Smart Water Magazine
Connecting Waterpeople
Smart Water Magazine
Subscribe to the newsletter with the latest and most relevant news of the global water sector.

State of California tackles drought with IoT and Blockchain

1
146

State of California Tackles Drought with IoT & Blockchain

About the entity

IBM
For more than seven decades, IBM Research has defined the future of information technology with more than 3,000 researchers in 12 labs located across six continents. Scientists from IBM Research have produced six Nobel Laureates.
Schneider Electric
· 146
1

Themes

The Freshwater Trust (TFT), a 501(c)(3) nonprofit working to protect and restore freshwater ecosystems, is partnering with IBM Research and SweetSense Inc., a provider of low-cost satellite connected sensors, to pilot technologies which can accurately monitor and track groundwater use in one of the largest and most at risk aquifers in North America. Additional research support will be provided by the University of Colorado Boulder.

Jointly funded by the Water Foundation and the Gordon and Betty Moore Foundation, the project's scientists and engineers will demonstrate how the blockchain and remote IoT sensors can accurately measure groundwater usage transparently, and in real-time in California's Sacramento San Joaquin River Delta.

The sensors will transmit water extraction data to orbiting satellites and then to the IBM Blockchain Platform hosted in the IBM Cloud. The blockchain will record of all data exchanges or transactions made in an append-only, immutable ledger. The blockchain also uses "smart contracts," whereby transactions are automatically executed when the conditions are matched.

Through a web-based dashboard, water consumers, including farmers; financers and regulators will all be able to monitor and track the use of groundwater to demonstrate how sustainable pumping levels can be achieved through the trading of groundwater use shares in the State of California. Individual users who require groundwater amounts beyond their share cap will be able to "purchase" groundwater shares from users who do not require all of their supply at a market-regulated rate.

For example:

  • A strawberry farmer is planning to take the season off to prepare for an organic crop the following harvest. The farmer can trade or sell her water credits on the blockchain to another farmer.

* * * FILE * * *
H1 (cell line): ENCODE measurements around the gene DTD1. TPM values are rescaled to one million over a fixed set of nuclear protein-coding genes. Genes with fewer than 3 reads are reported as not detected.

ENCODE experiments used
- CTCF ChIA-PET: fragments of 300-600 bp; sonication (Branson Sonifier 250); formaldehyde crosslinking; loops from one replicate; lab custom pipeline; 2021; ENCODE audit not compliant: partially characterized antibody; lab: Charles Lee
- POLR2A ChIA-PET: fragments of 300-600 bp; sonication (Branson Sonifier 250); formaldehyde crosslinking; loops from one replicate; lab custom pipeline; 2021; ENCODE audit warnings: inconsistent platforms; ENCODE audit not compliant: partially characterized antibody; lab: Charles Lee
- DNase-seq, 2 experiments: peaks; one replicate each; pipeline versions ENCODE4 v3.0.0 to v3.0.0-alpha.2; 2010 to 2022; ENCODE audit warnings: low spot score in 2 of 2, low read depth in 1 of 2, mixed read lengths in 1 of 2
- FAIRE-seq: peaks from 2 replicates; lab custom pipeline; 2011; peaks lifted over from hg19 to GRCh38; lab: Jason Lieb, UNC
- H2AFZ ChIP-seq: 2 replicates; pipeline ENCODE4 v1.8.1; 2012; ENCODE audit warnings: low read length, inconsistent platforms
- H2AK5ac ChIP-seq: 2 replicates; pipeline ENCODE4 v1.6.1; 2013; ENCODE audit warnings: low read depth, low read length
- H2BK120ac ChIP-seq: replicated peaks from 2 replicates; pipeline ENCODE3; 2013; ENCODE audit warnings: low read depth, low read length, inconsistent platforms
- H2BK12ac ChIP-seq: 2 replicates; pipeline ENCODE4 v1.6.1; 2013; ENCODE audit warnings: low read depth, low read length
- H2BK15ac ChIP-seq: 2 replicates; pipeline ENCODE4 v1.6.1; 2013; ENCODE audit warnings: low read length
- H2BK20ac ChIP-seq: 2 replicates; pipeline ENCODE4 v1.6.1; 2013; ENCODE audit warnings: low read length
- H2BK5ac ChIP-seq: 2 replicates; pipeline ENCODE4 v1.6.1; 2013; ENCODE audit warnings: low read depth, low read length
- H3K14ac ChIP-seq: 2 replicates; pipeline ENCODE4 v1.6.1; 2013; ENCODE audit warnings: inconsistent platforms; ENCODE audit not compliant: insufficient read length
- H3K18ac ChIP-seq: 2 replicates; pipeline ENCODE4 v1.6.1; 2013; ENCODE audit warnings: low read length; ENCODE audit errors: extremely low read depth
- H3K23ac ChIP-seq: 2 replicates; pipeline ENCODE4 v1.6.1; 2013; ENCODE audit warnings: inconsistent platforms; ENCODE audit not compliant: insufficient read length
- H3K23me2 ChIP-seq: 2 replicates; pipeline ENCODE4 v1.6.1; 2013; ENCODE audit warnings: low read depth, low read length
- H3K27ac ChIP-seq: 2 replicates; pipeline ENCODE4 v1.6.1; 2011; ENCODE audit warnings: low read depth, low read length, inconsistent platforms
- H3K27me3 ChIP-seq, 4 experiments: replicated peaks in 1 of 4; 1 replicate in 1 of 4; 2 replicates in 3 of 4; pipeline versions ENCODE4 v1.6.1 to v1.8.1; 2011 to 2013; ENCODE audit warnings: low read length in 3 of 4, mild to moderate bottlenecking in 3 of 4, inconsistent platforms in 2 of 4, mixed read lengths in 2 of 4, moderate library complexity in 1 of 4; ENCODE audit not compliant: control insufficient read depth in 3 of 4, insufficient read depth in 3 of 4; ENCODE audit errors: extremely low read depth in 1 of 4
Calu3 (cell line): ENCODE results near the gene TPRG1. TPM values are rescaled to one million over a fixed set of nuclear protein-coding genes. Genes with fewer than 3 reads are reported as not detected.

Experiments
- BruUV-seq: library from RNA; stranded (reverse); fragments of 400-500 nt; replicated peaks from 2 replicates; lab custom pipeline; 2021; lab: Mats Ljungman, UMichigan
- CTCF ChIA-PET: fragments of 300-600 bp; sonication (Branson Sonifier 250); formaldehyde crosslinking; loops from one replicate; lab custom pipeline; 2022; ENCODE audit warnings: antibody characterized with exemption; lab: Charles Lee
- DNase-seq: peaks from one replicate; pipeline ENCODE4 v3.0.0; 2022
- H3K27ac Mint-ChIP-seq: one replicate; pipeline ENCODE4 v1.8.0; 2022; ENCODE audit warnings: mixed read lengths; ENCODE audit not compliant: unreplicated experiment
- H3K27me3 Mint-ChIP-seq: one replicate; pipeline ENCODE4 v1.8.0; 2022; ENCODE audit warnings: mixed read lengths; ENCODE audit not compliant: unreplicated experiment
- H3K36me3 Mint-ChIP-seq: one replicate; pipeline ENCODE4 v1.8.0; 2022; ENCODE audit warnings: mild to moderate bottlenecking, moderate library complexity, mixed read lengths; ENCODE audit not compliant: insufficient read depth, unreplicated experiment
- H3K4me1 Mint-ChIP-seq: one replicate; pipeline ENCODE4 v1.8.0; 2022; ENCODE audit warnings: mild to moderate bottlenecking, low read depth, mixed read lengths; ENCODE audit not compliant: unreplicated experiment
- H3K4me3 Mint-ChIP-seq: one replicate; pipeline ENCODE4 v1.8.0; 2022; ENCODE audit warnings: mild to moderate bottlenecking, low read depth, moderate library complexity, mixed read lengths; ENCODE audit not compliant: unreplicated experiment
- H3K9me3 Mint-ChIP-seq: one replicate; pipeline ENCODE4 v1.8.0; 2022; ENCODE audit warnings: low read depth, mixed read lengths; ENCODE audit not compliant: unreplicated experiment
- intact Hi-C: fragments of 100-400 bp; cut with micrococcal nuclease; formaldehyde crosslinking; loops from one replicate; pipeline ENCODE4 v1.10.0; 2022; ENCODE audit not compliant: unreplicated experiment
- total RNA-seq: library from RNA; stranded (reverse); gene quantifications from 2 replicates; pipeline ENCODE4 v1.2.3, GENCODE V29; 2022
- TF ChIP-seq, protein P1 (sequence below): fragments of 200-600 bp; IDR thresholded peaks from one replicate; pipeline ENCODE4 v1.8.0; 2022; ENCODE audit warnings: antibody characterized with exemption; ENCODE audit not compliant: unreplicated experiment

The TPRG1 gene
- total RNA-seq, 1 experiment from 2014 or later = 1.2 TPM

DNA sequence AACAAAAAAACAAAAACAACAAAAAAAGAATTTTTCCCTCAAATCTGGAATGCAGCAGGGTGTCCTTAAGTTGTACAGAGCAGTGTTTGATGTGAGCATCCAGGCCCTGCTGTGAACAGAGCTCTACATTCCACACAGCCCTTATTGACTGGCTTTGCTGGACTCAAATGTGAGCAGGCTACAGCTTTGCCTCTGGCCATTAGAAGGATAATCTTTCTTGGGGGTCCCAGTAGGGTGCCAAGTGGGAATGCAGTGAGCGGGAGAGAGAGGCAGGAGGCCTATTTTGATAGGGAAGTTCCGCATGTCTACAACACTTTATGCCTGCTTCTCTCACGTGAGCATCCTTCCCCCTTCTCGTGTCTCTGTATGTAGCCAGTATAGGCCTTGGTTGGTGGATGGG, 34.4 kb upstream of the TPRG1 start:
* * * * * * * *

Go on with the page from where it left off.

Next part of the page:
• Due to a particularly dry season a winery realizes it will need additional ground water to avoid losing the vintage. The vintner can purchase additional water shares, without negatively impacting the aquifer.

"The future success of these sustainability plans hinges on being able to track and report groundwater use, and likely will also require a robust way to trade groundwater shares as well," said Alex Johnson, Freshwater Fund Director with TFT. "Our strategic intent is to harness new technologies to develop a system that makes getting groundwater more sustainable, collaborative, accurate and transparent process, which is why we are using the blockchain. We now have the project team and funding to do it, and a strong network of partners in the region that are open to an initial testing and building phase."

"Based on a research project in Kenya with USAID, the Millennium Water Alliance and other partners we are now applying our expertise in building decision support systems for water management for surface and groundwater data aggregation, workflow optimization and analytics to address similar challenges in California. With the addition of the blockchain we can bridge critical trust and transparency gaps making it possible to build a robust, scalable and cost-efficient platform for managing precious groundwater supplies anywhere in the world," said Dr. Solomon Assefa, Vice President, Emerging Market Solutions and Director, IBM Research - Africa.  

The group will pilot the system in northern California's Sacramento-San Joaquin River Delta, an area often referred to as the "nexus of California's statewide water system." The river delta covers 1,100 square miles and provides water to the San Francisco Bay Area and coastal and southern California and supports dozens of legally protected fish, plant and animal species. In addition, nearly 75% of this land is used for agriculture.

The sensor technology is provided by SweetSense Inc, which is currently monitoring the groundwater supplies for over a million people in Kenya and Ethiopia, with plans to scale to 5 million by the end of the year. The sensor data are transmitted over satellite networks to an online data analytics platform.

"By remotely monitoring groundwater use using our sensors, we're able to help improve and maintain sustainable access to water supplies for people, farmers, and livestock. The work we're doing in Africa is directly translatable to California," said Evan Thomas, CEO of SweetSense and Mortenson Chair of Global Engineering at the University of Colorado Boulder. "Our research team at the University of Colorado will assist in modeling groundwater use through the sensor data and satellite detected rainfall and weather correlations."  

The collaboration began in response to the Sustainable Groundwater Management Act (SGMA), which was signed into California law in 2014. SGMA mandated the creation of Groundwater Sustainability Agencies (GSAs), local groups that are responsible for ensuring regional groundwater supplies are sustainably managed. The GSAs are charged with developing and implementing a plan to make their local groundwater usage sustainable by 2040.